John I realize, okay, I’m not actually on walking on a plank, but you know, that’s an extreme example. Take another example as some of you love scary movies. I love scary movies. My daughter loves scary movies. Skyler and I watch scary movies a lot and love it. But if you it’s one thing for me to watch a scary movie in a house with her or with some friends or whatnot, or in a movie theater. But if if I had to watch the same scary movie and I’m asking you this question, do the same scary movie in an old abandoned house that in the you had to watch it in the attic and this was supposedly a haunted house and then you had to sleep in the house. You were just by yourself. You had to watch the scary movie in this creepy attic of this house with no lights, no electricity, and you had to sleep there overnight. Would you be able to do that? Oh, well. Well, I don’t mind telling you. Nope. I’m going to tap out of that one. Not doing it. That would be like, okay, that’s a little extreme. Now it’s easy to watch the same exact movie. I’m watching the same exact thing, but my surroundings have changed, right? One makes it more comfortable, removes fear. The other heightens fear. Same exact movie, same script, same actors, everything. I can even watch it again and know what the ending is going to be. One evokes much more fear. One eliminates it or removes it or minimizes it. So here’s today’s lesson. Think about how you can do this, how you can apply it to your life. Think about how you can apply it to your your situation, your ability to overcome fears.

John And as a leader, that is one of the best things you can do as a leader is help your people, help your organization step out of their comfort zone by helping to change the surroundings. Have somebody instead of doing a difficult task. I had somebody teach a leadership course class for a group of people. Now, that’s a scary thing. If they’ve never done it before. It’s a scary, scary thing. And what made it a lot easier was this person did it with somebody else, which really and they did a fantastic job. But doing it with somebody else removes some of the fear that would have existed by just doing it yourself. Maybe the next time they do it just by themselves, but it’s a heck of a lot easier to do it. You’re changing your surroundings. If I had to do a presentation in front of one person or two people, that might be different than if I had to do in front of 2000. Again, it’s the same speech I may be giving, but the surroundings change. So pay attention to that. Be conscious of that the next time you’re facing an uncomfortable or difficult task with a high fear factor, then change. Think about how you can change your surroundings. Who else can you bring into the mix that might help make it a less fearful task, might help you do something you otherwise wouldn’t have done before. It’s why everything and whether it’s mental and emotional discomfort or fear, whether it’s pain, physical pain, working out, whatever it is, changing surroundings can make an enormous difference in your ability to do what otherwise would have been scary or frightful or unmanageable, mentally or physically or mentally or intellectually unmanageable. Now it changes the surroundings and it’s doable.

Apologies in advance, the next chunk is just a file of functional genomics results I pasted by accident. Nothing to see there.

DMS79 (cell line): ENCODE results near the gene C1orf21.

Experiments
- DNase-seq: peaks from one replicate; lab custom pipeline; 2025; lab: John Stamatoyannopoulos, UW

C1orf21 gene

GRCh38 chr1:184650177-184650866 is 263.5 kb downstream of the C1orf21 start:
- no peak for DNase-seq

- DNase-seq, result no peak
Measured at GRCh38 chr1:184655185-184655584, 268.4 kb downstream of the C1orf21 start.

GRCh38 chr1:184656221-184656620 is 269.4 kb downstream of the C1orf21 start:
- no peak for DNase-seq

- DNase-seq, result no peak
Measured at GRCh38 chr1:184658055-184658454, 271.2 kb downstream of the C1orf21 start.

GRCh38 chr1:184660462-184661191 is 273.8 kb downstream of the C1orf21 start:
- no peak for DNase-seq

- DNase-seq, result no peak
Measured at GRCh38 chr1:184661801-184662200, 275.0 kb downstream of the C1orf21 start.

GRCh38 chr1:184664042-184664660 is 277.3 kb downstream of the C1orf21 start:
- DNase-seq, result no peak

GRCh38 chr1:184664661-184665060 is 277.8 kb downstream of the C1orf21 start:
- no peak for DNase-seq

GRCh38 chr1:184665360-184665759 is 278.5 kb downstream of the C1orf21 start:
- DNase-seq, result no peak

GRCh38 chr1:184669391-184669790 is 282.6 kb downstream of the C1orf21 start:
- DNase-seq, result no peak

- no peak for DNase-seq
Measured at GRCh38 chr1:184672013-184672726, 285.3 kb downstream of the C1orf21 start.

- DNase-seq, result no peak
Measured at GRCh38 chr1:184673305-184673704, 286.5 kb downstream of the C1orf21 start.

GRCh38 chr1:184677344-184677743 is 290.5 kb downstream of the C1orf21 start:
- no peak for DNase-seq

John Okay, so quick thought I wanted to leave that with you. Get the wheels turning. And of course, as always around that idea, I’m interested to see and hear what you do with this. So apply this. Think about what the people in your organization are, are held up by fear of something. Fear of change. Fear of the unknown. Fear of of of a new position, fear of new people, personality conflicts, whatever it might be. How you can apply this concept, change the environment, and all the sudden the fear is not as big of an obstacle.

John All right. As always, thanks for listening. Thanks for tuning in. You know the deal. Thumbs up like share, subscribe, go down below, give a five star review and I will see you next time. Take care.

John Thanks for joining us on today’s episode of Tomorrow’s Leader. For suggestions or inquiries about having me at your next event or personal coaching, reach me at John@johnlaurito.com. Thanks, lead on!